— 645 —
This may procure us convenience, not Science.
      §10. I deny not, but a Man accustomed to rational and regular
Experiments shall be able to see farther into the Nature of Bodies,
and guess righter at their yet unknown Properties, than one, that is
a Stranger to them: But yet, as I have said, this is but Judgment and
Opinion, not Knowledge and Certainty. This way of getting, and
improving our Knowledge in Substances only by Experience and History,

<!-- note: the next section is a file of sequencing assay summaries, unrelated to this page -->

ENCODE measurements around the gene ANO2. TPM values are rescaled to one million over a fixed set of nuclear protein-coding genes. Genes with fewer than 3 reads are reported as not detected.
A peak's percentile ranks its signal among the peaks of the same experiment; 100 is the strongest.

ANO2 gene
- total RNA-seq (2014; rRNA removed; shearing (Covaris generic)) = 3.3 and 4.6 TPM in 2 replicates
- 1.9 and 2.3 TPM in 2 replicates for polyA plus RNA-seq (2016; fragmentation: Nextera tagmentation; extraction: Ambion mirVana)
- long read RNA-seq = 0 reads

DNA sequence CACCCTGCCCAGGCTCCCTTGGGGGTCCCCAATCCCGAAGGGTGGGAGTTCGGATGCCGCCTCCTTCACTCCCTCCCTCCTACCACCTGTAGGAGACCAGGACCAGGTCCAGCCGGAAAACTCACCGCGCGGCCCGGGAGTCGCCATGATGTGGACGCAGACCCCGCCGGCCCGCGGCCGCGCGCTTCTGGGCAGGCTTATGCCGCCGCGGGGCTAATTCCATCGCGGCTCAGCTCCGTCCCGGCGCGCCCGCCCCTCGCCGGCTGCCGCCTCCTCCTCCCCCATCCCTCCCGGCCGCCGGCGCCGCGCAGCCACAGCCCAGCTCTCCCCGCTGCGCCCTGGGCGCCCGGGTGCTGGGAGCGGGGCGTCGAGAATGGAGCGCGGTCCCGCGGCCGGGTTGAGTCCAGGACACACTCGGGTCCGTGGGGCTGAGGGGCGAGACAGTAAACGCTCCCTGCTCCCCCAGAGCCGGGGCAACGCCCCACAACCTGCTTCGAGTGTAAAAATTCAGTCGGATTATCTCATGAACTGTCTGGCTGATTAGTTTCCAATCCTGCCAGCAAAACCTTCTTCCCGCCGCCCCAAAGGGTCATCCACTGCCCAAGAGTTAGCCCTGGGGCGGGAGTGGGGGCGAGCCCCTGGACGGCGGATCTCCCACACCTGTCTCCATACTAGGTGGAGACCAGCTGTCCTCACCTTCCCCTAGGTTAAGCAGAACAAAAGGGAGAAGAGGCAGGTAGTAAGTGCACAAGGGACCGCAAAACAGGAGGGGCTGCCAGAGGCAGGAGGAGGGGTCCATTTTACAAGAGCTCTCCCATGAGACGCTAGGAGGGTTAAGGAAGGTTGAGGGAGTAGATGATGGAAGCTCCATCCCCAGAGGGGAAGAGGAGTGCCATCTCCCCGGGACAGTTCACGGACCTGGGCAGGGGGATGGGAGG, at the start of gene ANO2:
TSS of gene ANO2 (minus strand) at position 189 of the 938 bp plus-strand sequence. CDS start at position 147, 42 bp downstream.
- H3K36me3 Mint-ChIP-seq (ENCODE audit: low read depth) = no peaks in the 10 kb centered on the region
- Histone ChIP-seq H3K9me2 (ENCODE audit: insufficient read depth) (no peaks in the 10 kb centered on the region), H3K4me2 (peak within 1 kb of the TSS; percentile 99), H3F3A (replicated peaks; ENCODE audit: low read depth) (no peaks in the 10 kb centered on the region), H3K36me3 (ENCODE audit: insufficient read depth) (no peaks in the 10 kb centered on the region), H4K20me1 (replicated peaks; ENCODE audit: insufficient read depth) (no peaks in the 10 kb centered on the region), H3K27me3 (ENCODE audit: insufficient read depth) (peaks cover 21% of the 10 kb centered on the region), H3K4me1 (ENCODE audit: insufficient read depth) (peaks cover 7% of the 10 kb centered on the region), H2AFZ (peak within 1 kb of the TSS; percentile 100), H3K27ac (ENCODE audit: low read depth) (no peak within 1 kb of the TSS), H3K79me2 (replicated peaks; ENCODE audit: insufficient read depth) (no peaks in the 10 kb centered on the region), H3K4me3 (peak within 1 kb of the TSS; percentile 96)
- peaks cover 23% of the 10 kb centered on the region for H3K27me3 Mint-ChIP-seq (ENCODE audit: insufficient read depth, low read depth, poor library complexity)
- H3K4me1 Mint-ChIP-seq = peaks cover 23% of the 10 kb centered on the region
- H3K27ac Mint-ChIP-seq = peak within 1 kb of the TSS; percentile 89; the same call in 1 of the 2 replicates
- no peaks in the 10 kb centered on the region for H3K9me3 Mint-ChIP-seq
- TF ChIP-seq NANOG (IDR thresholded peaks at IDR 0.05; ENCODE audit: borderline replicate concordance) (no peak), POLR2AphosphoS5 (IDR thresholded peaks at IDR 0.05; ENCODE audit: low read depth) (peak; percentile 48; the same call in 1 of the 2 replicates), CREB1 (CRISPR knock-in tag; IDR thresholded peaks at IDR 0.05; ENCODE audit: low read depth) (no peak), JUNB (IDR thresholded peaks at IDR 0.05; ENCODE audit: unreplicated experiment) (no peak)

which is all that the weakness of our Faculties in this State of
Mediocrity, which we are in in this World, can attain to, makes me
suspect, that natural Philosophy is not capable of being made a
Science. We are able, I imagine, to reach very little general Know-
ledge concerning the Species of Bodies, and their several Properties.
Experiments and Historical Observations we may have, from which
we may draw Advantages of Ease and Health, and thereby increase
our stock of Conveniences for this Life: but beyond this, I fear
our Talents reach not, nor are our Faculties, as I guess, able to
advance.
Locke Hum IV, 12, §10, p. 645